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AGNES (WITH ONE WHIST PACK)
THIS is a good but difficult game, which has not been published in any previous book, though it has been known and practised for at least the last five or six years. The lay-out bears a resemblance to "Triangle" Patience.
After dealing out the top twenty-eight cards of the pack, row by row, in a triangular form (as shown below), the twenty-ninth card (which, in this case, turns out to be the 3 of hearts) is taken as our first foundation card, and is therefore placed apart from the triangle. The lowest card of each of the seven columns is "exposed." Any exposed card can either be built on a foundation packet upward, according to suit, or may be moved on to another exposed card in the triangle, building downward, red on red, or black on black. The other three cards of the same denomination as the first foundation card (in this case, the three other threes) are put out as soon as they are available, to be built on in suit, in the same way as the 3 of hearts. Since the 3 of spades is "exposed" in the above lay-out, it is put out at once. The 4 of spades is put out on the 3. The 8 of hearts is moved on to the 9 of diamonds.
AGNES PATIENCE: THE LAY-OUT.
It is a rule of the game that sequences (or portions of sequences) may be shifted bodily, but only so long as the same suit runs uninterruptedly. Although we might now pack the queen of diamonds on to the king of hearts, we will refrain, at any rate for the present, from doing so, as we are desirous of getting out the hearts early, so as to ensure a clear run for the diamonds.
We have now to deal seven more cards, one at the foot of each column, and all the seven must be dealt before any card is moved. Suppose the cards dealt turn out to be queen of hearts, 10 of diamonds, knave of hearts, 5 of spades, queen of clubs, 9 of hearts, and 8 of spades. The 5 of spades is put out on the spade packet. The queen of hearts is packed on to the king, the knave of hearts on to the queen, the 10 of diamonds on to the knave of hearts, the 9 of hearts on to the 10 of diamonds. The 6, 7, 8, and 9 of spades go out. The queen of clubs is packed on the king of spades; the 8 of hearts on the 9 of hearts; the knave of diamonds on the queen of diamonds; the knave of spades on the queen of clubs; the 10 of clubs on the knave of spades. We are not obliged to fill space 3 before we deal again, though we may do so, if we please, by shifting into it any exposed card, or any sequence of cards of the same suit.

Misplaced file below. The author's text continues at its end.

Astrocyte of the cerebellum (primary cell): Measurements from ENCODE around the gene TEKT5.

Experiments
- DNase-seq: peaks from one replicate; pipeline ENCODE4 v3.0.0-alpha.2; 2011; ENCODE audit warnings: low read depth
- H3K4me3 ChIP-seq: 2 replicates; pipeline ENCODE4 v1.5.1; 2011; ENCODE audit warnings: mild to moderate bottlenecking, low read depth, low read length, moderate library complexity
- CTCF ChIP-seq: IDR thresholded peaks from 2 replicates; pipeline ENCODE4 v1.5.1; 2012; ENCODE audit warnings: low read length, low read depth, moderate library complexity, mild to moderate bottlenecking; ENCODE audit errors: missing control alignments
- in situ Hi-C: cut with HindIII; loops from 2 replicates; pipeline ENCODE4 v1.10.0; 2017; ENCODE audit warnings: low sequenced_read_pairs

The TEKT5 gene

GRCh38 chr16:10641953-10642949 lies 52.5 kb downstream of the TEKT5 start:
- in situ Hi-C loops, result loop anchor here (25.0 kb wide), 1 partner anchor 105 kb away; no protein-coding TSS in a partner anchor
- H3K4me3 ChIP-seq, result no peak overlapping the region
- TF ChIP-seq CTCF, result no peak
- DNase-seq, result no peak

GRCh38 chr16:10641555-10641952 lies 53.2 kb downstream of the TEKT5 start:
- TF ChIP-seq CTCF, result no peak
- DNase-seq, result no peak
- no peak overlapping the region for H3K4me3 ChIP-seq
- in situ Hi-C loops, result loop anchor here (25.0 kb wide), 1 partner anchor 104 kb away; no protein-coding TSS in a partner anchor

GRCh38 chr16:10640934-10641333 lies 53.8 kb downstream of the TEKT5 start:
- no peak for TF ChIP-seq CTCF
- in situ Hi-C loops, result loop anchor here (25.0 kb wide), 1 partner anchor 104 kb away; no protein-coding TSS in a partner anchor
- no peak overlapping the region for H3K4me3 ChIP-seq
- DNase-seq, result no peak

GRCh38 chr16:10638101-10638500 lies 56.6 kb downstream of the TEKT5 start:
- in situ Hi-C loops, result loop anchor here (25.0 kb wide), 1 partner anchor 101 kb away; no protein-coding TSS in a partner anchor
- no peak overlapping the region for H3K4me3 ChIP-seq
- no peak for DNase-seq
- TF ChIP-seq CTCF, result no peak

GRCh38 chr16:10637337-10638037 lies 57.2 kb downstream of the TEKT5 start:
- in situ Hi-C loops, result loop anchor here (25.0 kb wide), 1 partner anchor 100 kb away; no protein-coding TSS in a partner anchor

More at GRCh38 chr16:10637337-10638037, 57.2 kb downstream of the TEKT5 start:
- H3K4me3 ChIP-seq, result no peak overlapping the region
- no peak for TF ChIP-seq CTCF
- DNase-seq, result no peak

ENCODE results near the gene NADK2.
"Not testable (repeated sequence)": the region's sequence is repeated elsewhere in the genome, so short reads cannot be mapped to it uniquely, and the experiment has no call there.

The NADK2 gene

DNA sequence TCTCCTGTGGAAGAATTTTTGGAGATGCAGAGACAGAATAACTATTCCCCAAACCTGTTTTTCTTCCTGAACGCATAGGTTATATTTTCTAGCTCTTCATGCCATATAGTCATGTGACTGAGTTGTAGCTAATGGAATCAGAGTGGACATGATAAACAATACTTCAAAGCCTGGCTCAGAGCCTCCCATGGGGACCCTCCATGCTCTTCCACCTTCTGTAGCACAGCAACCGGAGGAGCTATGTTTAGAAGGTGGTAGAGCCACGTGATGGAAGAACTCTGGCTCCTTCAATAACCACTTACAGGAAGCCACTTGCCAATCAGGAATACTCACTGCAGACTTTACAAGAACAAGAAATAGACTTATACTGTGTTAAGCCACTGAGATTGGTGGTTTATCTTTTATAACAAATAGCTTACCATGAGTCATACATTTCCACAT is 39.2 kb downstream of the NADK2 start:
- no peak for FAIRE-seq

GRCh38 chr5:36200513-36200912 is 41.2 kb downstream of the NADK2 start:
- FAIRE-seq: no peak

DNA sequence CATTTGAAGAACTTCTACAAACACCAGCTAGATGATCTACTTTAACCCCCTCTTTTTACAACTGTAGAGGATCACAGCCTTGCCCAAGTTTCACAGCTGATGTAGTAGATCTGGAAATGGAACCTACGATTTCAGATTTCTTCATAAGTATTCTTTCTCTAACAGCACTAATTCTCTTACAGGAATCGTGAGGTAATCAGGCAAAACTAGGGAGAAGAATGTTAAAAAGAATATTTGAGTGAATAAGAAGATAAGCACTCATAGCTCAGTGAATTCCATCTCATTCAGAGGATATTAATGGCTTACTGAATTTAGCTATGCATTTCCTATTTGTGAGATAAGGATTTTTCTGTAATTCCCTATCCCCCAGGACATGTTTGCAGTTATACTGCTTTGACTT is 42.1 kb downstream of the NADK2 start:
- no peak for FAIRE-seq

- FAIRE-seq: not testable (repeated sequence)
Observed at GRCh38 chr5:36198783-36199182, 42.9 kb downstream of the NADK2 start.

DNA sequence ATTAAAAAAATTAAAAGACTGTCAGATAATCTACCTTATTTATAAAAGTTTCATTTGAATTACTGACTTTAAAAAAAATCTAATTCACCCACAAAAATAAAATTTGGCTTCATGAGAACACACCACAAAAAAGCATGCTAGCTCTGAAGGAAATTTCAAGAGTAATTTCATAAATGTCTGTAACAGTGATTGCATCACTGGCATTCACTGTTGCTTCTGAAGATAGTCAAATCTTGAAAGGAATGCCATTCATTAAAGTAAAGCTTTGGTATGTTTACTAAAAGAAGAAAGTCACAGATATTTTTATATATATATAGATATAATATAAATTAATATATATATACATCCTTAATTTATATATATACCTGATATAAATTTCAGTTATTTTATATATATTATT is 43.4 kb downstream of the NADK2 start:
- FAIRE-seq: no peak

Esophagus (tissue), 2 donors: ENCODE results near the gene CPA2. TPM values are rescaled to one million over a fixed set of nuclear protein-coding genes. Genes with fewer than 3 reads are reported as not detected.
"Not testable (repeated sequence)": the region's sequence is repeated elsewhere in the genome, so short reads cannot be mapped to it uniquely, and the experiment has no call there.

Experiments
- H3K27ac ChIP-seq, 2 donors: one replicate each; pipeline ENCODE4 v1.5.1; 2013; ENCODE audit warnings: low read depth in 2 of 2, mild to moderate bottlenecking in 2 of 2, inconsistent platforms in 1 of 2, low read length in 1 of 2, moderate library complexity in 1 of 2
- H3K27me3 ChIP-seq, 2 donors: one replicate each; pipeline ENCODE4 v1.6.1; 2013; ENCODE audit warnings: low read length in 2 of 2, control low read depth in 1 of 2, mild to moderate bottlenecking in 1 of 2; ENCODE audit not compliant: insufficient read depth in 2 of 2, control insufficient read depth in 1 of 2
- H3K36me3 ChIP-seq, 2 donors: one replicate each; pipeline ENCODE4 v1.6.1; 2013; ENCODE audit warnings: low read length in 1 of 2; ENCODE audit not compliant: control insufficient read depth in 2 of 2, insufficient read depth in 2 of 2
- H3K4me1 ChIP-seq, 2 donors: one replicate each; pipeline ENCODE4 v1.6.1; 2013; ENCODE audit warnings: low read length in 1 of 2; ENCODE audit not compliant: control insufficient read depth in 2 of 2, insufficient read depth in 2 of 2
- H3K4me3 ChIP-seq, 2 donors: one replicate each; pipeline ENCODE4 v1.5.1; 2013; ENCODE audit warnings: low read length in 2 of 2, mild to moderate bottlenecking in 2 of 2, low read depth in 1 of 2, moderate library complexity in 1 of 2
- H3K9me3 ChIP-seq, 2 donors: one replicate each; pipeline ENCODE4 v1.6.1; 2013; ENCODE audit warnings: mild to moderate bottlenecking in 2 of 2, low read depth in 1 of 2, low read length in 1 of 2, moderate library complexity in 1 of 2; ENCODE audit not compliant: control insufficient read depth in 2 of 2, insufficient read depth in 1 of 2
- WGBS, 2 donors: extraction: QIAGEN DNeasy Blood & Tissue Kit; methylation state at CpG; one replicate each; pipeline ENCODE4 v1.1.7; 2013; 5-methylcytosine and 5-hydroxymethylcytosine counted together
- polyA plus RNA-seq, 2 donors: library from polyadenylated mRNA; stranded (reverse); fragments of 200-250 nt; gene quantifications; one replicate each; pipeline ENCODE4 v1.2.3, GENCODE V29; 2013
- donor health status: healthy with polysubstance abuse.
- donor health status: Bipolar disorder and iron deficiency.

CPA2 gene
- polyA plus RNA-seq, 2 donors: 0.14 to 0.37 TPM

Suppose the next seven cards dealt, in their order, are the 7 of hearts, the 9 of clubs, the 7 of clubs, the 10 of hearts, the 3 of clubs, the 10 of spades, and the 2 of hearts.
The 3 of clubs and 10 of spades go out. The 9 of clubs is packed on the 10 of clubs, the 9 of diamonds on the 10 of hearts, the 8 of clubs on the 9 of clubs, the 7 of clubs on the 8 of clubs. The 9 of diamonds is moved into the space. The 10 of hearts is packed on the knave of diamonds, the 9 of diamonds on the 10 of hearts, the 7 of hearts on the 8 of hearts, the ace of hearts on the 2 of hearts. The 9 of diamonds is again moved into the space; the 7, 8, 9 of hearts are shifted on to the 10 of hearts; the 9 of diamonds is put on the 10 of diamonds; the 7, 8, 9, 10 of hearts are moved into the space. The 9 and 10 of diamonds are put on the knave of diamonds; the 7, 8, 9, 10 of hearts on the knave of hearts; the king of diamonds is moved into the space, and on him are put the 9, 10, knave and queen of the same suit. (Observe the way in which the heart and diamond sequences have been consolidated.)
Now the 6 of clubs is put on the 7 of clubs, the 5 of clubs on the 6 of clubs, and we are at length enabled to get out the 4 of hearts on to its foundation packet. We have thus disentangled the smaller hearts and diamonds, which threatened to block the game irretrievably.
Pack the 8 of diamonds on the 9; put out the 5 of hearts; move the ace and 2 of spades into space 2; then all the hearts run out from the 6 upwards.
Put the 4 of diamonds into space 1, the 2 of clubs into space 7, and the ace of clubs on to the 2. Now the 3 of diamonds goes out as a foundation, followed by the 4; the 7 of diamonds is packed on to the 8.
Deal seven more cards out of the remaining nine. Suppose that their order is knave of clubs (into space 1), ace of spades (into space 2), king of clubs, 6 of diamonds (into space 4), 2 of spades, 5 of diamonds, and 2 of diamonds. The 5 and 6 of diamonds go out; the king of clubs is moved into space 4; the diamonds all go out as far as the king; the ace of spades is packed on the 2.
The remaining two cards of stock, which are the ace of diamonds and the 4 of clubs, can be dealt at once, since the ace and 2 of diamonds will complete the diamond packet, and the clubs will run out up to the knave. Then the knave of spades and the last four clubs run out; and by moving the ace and 2 of spades into a space, that suit can also be completed.
No second deal is permitted in the same game; and it is estimated that you will not succeed more than once in six or seven trials. In dealing out by seven at a time, there will always be two cards left over at the end (as shown above), and these may be at once looked at, in order to save time.